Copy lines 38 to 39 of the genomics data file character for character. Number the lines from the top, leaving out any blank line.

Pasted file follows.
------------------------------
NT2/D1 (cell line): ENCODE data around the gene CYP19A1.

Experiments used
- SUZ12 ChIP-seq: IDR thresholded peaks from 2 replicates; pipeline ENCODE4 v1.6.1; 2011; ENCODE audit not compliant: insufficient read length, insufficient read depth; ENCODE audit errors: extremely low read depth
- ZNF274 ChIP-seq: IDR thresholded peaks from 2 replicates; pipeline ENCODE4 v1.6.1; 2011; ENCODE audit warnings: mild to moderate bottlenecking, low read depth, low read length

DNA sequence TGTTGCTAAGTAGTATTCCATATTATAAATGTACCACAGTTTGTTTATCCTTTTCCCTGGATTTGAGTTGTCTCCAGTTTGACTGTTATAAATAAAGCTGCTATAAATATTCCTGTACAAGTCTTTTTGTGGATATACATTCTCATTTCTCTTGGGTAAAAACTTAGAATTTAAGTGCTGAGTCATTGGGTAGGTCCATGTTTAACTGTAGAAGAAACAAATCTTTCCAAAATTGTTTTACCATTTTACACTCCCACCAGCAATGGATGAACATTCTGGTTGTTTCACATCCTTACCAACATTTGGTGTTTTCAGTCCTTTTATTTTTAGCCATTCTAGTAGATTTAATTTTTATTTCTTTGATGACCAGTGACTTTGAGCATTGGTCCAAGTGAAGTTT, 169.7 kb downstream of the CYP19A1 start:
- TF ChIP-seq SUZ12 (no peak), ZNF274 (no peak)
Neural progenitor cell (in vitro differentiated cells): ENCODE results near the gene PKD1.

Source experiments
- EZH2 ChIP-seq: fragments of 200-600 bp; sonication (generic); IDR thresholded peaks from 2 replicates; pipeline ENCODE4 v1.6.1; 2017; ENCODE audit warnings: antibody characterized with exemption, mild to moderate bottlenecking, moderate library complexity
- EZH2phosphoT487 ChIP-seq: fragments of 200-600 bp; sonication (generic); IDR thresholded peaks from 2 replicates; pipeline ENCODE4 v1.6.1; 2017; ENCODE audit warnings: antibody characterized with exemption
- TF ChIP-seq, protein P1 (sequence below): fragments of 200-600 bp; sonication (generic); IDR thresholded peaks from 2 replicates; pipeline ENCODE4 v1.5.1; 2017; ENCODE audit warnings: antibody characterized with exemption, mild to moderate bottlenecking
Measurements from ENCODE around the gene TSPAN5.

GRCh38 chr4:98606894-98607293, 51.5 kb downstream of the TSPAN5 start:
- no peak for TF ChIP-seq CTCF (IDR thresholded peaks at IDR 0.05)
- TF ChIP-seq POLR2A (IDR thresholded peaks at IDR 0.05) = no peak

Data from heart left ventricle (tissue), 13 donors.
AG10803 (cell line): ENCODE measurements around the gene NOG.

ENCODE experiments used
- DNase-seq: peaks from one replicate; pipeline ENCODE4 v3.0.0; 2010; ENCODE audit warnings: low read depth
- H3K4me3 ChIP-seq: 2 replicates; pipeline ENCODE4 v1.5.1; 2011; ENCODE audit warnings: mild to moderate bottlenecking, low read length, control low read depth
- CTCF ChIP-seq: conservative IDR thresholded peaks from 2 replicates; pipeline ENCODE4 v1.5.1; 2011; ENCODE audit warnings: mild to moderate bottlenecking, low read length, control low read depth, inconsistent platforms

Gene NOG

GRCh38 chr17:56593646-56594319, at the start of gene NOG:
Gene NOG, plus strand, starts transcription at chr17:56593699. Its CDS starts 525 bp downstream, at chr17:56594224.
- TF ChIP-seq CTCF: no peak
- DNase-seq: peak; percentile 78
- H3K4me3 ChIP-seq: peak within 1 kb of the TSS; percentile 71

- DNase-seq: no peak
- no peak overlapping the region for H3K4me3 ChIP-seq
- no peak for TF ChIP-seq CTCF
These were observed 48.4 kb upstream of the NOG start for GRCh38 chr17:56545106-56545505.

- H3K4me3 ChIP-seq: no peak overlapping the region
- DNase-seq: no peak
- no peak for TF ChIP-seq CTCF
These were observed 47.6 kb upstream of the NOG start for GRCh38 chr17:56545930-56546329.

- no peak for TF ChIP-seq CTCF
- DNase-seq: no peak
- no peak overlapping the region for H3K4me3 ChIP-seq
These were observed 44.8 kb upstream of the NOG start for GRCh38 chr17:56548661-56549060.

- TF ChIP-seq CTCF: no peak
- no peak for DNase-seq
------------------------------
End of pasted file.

- no peak overlapping the region for H3K4me3 ChIP-seq
These were observed 44.8 kb upstream of the NOG start for GRCh38 chr17:56548661-56549060.